Time Required: Varied
For this ritual, you'll want to decorate your altar with symbols of the season. Think about all the colors you see in nature at this time of year -- bright daffodils, crocuses, plump tulips, green shoots -- and incorporate them into your altar. This is also a time of fertility in the natural world -- the egg is the perfect representation of this aspect of the season. Symbols of young animals such as lambs, chicks, and calves are also great altar adornments for Ostara.
In addition, you'll need the following:
Three candles -- one yellow, one green, and one purple
A bowl of milk
A small bowl of honey or sugar
Perform this ritual outside if at all possible, in the early morning as the sun rises. It's spring, so it may be a bit chilly, but it's a good time to reconnect with the earth. If your tradition normally requires you to cast a circle, do so now.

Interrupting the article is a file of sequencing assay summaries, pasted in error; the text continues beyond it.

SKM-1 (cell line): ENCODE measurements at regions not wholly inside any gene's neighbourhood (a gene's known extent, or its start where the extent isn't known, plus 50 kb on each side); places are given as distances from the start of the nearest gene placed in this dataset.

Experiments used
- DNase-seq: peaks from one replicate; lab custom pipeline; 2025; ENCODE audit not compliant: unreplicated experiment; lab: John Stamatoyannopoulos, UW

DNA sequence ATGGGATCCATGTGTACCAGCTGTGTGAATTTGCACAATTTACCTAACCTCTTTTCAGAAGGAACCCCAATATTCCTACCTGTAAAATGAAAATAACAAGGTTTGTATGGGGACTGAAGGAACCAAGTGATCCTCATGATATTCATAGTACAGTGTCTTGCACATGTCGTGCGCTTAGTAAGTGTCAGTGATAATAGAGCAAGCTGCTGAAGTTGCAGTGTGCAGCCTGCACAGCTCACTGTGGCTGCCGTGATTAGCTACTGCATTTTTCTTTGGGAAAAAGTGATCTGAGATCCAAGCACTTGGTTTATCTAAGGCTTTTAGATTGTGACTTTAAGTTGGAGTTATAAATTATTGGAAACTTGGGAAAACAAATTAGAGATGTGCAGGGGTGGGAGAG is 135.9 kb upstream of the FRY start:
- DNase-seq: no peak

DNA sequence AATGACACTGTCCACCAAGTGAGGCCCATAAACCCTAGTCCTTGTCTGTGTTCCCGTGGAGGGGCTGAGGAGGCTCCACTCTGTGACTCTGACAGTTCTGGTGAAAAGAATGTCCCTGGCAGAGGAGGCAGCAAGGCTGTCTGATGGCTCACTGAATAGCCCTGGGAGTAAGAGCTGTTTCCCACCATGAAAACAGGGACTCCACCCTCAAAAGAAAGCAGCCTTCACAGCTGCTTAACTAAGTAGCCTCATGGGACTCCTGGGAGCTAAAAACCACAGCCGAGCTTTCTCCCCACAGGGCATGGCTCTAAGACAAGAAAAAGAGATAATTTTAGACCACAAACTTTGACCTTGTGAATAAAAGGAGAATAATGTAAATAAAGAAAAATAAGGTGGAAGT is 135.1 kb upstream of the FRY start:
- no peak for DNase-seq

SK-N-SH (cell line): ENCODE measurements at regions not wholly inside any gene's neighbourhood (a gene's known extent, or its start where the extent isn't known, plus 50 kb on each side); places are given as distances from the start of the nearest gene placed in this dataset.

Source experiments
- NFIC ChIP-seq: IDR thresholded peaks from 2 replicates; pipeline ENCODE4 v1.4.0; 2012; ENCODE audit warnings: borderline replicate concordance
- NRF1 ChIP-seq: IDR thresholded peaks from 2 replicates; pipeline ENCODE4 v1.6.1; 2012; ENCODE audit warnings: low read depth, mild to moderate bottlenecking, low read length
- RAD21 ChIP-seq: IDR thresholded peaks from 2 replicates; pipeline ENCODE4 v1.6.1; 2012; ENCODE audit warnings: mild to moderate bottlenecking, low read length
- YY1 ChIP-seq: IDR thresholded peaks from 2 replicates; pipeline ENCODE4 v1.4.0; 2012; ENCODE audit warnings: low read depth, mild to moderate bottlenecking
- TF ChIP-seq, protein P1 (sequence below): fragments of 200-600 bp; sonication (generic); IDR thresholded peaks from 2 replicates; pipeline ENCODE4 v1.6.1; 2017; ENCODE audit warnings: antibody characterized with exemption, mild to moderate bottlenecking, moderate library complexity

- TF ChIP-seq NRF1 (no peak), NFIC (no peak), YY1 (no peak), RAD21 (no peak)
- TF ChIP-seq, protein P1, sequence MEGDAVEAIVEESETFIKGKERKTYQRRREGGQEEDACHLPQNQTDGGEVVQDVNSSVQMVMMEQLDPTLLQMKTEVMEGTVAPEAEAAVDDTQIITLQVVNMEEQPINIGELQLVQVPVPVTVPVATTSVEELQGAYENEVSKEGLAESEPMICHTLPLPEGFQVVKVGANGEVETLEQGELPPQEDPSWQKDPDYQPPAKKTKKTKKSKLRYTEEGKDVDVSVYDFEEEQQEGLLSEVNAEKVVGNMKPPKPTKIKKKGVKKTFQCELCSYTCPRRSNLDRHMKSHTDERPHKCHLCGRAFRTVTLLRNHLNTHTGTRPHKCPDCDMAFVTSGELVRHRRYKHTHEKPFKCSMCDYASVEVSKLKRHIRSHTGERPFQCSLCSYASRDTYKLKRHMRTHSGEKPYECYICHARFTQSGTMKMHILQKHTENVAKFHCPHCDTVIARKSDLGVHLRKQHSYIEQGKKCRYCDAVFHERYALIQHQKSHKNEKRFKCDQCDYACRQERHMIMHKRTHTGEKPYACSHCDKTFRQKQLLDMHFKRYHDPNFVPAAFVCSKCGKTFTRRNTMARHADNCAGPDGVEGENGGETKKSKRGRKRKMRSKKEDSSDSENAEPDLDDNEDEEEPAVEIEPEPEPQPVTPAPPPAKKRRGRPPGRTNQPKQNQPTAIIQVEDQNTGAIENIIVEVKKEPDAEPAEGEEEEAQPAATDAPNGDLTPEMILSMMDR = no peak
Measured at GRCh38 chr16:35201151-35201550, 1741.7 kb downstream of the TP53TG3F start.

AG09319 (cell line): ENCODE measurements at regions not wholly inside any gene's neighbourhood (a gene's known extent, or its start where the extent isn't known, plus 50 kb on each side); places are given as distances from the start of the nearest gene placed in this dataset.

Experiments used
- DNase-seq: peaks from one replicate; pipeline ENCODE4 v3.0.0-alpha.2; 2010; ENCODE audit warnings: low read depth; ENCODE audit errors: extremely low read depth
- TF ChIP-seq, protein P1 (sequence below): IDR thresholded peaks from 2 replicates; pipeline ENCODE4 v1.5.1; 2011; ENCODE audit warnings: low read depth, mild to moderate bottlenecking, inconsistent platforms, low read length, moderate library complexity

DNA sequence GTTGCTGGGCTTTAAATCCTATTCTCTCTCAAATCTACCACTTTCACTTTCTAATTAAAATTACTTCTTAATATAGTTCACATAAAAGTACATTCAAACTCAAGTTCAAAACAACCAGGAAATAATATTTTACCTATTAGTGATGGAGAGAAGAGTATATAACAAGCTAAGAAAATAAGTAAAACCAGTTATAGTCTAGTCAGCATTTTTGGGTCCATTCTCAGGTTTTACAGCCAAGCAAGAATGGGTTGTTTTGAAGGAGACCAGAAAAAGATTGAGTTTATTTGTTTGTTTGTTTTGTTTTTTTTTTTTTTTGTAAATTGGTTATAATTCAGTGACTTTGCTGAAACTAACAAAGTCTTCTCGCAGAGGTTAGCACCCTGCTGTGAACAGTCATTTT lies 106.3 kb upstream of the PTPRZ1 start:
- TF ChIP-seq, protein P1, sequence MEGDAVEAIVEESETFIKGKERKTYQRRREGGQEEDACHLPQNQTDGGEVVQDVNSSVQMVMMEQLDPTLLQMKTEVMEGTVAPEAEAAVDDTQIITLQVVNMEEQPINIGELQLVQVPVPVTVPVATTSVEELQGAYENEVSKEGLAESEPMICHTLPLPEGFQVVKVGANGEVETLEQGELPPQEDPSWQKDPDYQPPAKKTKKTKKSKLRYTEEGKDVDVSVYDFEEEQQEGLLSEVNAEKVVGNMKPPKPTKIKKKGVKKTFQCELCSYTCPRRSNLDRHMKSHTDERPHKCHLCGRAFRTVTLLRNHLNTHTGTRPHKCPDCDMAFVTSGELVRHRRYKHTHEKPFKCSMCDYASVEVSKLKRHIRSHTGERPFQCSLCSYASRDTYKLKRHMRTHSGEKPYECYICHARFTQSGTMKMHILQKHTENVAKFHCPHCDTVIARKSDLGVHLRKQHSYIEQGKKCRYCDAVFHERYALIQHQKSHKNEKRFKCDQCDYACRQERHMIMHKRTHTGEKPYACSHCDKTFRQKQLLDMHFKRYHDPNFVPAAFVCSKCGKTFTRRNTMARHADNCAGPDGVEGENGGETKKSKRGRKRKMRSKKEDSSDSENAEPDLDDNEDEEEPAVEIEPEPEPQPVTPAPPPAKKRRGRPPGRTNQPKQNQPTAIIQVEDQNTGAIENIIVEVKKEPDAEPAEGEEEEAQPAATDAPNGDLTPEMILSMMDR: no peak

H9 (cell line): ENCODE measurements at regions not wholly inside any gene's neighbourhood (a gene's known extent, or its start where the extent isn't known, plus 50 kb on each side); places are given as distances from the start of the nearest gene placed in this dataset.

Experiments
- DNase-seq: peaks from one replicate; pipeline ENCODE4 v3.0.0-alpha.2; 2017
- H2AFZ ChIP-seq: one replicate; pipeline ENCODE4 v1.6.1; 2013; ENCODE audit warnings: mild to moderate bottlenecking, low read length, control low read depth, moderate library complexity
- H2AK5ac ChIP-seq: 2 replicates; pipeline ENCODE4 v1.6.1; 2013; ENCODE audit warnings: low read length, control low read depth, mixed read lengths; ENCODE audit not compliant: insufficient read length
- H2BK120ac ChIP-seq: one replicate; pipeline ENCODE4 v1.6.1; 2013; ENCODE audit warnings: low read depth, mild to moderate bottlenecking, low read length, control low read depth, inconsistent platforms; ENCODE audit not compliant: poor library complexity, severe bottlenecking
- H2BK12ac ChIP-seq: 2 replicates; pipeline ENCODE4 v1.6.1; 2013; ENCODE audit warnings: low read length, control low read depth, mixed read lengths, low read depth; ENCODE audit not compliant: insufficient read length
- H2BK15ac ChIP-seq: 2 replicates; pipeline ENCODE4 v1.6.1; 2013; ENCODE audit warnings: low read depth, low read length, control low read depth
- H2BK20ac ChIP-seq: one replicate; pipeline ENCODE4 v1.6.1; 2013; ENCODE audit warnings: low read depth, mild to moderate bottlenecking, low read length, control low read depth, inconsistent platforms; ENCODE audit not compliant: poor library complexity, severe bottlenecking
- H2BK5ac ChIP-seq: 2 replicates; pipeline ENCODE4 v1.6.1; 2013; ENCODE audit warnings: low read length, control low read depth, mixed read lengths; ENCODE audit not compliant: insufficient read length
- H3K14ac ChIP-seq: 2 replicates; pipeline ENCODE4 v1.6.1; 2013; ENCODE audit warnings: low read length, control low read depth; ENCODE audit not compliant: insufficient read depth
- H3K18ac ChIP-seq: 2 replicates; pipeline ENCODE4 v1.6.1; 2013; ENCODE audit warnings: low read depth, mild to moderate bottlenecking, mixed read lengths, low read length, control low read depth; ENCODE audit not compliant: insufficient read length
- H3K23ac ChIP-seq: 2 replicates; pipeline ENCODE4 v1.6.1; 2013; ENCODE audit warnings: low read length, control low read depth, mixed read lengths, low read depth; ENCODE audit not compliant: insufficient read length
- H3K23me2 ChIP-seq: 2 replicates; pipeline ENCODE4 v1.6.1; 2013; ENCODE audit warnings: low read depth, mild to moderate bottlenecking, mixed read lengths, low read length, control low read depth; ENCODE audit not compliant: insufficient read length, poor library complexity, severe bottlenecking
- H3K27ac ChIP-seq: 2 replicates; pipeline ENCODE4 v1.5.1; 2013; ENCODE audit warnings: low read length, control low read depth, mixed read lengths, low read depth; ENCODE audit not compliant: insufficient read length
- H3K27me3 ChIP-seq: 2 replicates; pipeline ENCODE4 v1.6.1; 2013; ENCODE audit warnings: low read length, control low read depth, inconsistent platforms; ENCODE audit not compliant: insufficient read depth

Begin by taking a moment to focus on the air around you. Inhale deeply, and see if you can smell the change in the seasons. Depending on where you live, the air may have an earthy aroma, or a rainy one, or even smell like green grass. Sense the shift in energy as the Wheel of the Year has turned. Light the green candle, to symbolize the blossoming earth.
As you light it, say:
The Wheel of the Year turns once more,
and the vernal equinox arrives.
Light and dark are equal,
and the soil begins to change.
The earth awakes from its slumber,
and new life springs forth once more.
Next, light the yellow candle, representing the sun. As you do so, say:
The sun draws ever closer to us,
greeting the earth with its welcoming rays.
Light and dark are equal,
and the sky fills with light and warmth.
The sun warms the land beneath our feet,
and gives life to all in its path.